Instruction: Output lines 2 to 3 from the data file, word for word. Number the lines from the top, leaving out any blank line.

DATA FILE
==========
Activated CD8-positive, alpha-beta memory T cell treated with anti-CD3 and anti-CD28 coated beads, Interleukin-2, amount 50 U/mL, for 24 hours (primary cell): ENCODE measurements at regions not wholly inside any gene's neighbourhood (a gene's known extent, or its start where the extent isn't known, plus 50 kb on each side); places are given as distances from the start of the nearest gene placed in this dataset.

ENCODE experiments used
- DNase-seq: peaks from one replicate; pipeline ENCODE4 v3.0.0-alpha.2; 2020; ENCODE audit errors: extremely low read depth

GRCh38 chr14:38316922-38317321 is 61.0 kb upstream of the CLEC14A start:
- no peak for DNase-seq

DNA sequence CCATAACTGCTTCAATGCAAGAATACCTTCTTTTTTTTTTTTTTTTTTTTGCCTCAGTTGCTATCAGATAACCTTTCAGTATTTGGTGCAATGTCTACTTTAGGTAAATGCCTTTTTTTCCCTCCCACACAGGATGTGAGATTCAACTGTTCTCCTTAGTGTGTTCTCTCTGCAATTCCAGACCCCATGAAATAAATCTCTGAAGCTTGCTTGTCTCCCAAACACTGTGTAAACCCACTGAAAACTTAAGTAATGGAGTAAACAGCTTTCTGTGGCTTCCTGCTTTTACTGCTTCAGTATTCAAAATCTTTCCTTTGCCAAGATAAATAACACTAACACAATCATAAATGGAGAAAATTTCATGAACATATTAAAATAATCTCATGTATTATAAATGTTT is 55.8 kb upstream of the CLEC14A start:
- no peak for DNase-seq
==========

ENCODE experiments used
- DNase-seq: peaks from one replicate; pipeline ENCODE4 v3.0.0-alpha.2; 2020; ENCODE audit errors: extremely low read depth